AI-based monitoring spots water meter issues
- By Stephanie Kanowitz
- Sep 16, 2020
Gwinnett County, Ga., could recoup about $50,000 per month from 19 commercial water meters that have been incorrectly measuring flow, based on discrepancies discovered by edge technology.
A recent pilot test of Olea Edge Analytics’ CityEdge intelligent computing platform on 25 commercial meters in the county found that 76% indicated pipes were either letting water flow too slowly or at too high a rate.
“The staff has been drilling down into what those are,” said Melissa Meeker, CEO of the Water Tower, the county’s water innovation center. “We’re working with Olea to analyze the data as well as going out and actually doing inspections on those meters. More than half, I’d say, are little nuances that the traditional inspections would never catch.”
That’s because newly launched CityEdge uses artificial intelligence and machine learning to monitor water meters. Specifically, its Meter Health Analytics solution has a camera that watches the dial on the meter, a magnetic sensors that track the rotation of the turbine in the meter and an acoustic sensor that listens to water flow.
“The combination of all three of those things gives us the ability to really look at things that really have never been discovered before,” said Dave Mackie, CEO at Olea Edge Analytics.
Those sensors send data into an AI model and the results are compared to billing records. CityEdge uses Google’s Coral technology for processing data at the edge. Reference and event data plus alerts are sent to the cloud through cellular communications. The company is working on enabling real-time alerting, Mackie said.
The platform also uses blockchain for accounting, validating and accountability. When data is generated on a meter sensor, it is encrypted in the blockchain ledger and distributed across every device in the network.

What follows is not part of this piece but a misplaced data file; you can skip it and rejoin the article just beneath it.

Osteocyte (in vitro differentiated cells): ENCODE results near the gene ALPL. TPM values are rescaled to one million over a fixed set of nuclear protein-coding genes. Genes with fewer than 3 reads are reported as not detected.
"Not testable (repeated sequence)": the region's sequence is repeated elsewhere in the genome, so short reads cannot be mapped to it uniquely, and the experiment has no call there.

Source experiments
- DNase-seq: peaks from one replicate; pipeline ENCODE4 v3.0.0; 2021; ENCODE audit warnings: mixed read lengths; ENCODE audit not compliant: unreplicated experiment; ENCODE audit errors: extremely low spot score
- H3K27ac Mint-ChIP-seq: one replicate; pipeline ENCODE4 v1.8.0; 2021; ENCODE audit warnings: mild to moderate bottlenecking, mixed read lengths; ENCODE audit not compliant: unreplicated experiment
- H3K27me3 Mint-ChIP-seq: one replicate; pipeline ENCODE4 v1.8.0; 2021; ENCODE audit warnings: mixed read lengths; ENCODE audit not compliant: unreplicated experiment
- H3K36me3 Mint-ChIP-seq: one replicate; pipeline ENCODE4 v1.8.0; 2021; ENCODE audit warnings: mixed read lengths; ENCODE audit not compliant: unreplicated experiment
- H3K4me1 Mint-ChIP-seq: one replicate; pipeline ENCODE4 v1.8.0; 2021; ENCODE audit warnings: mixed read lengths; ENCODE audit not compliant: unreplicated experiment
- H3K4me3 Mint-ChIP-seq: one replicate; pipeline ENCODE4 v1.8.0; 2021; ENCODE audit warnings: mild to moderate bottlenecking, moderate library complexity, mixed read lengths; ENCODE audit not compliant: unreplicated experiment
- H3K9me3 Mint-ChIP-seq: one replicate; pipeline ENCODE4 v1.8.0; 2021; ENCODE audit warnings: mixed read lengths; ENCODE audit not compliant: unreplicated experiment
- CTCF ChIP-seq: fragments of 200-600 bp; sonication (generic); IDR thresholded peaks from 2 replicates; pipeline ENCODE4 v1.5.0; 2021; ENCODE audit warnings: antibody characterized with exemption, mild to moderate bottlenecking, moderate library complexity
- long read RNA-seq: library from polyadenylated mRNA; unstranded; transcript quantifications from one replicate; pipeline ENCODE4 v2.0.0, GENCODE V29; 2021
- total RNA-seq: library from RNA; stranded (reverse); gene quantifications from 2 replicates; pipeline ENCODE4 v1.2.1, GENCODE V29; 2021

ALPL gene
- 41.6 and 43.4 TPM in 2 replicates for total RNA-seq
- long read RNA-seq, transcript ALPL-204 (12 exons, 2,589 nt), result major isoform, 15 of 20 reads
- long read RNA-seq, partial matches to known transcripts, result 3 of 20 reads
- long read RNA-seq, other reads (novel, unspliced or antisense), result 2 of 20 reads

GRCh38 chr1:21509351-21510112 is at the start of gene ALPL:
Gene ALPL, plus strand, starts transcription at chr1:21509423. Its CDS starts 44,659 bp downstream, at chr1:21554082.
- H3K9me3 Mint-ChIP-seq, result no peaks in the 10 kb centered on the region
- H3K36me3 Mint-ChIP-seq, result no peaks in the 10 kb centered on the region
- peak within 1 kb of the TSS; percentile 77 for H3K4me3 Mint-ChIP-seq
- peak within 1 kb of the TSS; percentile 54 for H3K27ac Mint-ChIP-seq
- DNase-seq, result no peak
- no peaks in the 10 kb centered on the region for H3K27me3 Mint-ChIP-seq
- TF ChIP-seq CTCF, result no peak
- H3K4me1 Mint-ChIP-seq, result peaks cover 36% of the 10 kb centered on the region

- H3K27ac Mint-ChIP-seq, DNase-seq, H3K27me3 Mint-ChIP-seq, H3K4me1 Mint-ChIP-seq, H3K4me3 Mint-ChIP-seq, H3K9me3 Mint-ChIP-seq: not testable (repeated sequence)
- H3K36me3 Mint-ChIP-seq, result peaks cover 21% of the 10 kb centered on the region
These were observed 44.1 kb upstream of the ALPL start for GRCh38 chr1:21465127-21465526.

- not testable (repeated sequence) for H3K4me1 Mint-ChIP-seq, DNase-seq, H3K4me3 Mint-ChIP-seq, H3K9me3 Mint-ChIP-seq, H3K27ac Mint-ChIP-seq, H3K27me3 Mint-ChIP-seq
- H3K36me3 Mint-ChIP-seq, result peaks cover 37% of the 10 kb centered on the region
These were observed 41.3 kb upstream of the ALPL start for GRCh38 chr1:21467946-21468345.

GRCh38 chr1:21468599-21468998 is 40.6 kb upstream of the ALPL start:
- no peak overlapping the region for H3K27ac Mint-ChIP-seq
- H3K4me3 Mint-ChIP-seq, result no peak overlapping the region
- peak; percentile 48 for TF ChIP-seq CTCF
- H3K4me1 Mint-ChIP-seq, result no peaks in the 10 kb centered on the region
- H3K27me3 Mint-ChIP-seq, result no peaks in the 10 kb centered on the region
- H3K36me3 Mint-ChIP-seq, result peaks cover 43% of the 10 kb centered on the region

What’s more, the platform creates a digital twin of every meter on the network for finer analysis of any problems. “The water meters are very, very crude as far as any way to analyze them, and so a digital twin is … a way to … see how it’s behaving,” Mackie said.
To protect the data, CityEdge uses IPsec tunnels end-to-end and a trusted platform module that encrypts data at rest on the device.
CityEdge assets are strapped onto the meters to avoid disrupting them or interrupting water service.
Typical water meter testing involves a flow test to ensure that a meter is correctly calibrated. Another technique called crossover determines how well large and small pipes service a building for high and low flows and how well they handle the handoff between each other.
“Somewhere between 10% and 40% of water passing through commercial meters is undercounted,” Mackie said. “A complex commercial water meter can weigh up to a ton. They require a crane to get it in and out of the ground. They’re not like the water meter you might have in your house or condo,” he said. “There’s a lot of mechanical parts in there and they just fail…. We’ve created a set of sensors that we place around the water meters, and we are able to determine how much the water meter is inaccurate by. Once we get that amount, we can provide a repair schedule for the utility to go out and make repairs, and then they can start recovering that revenue.”
For the pilot test, the Water Tower had Olea place its technology in large commercial areas, including a mall and apartment complexes, where they suspected there could be issues.
Water Tower workers are making repairs now on identified problems, and Meeker said they’ll wait to compare the data on flow before and after those changes before ending the pilot and possibly launching a procurement process. The county has more than 250 commercial meters that are 4 inches or larger that could eventually get sensors, she said.
The return on investment can be significant, Mackie said. One city’s $25,000 investment led to an annualized return of more than $600,000, and Atlanta recovered $1 million in a few months.
“We’re enabling cities to bill their commercial customers for the water they’re actually using -- no more, no less than what they’re actually consuming -- and that provides a tremendous amount of revenue for the cities that they can use for other purposes,” he said.
Olea’s algorithms also work on meters for propane tanks and electricity, for example, but the financial impact is lower, Mackie said.
Stephanie Kanowitz is a freelance writer based in northern Virginia.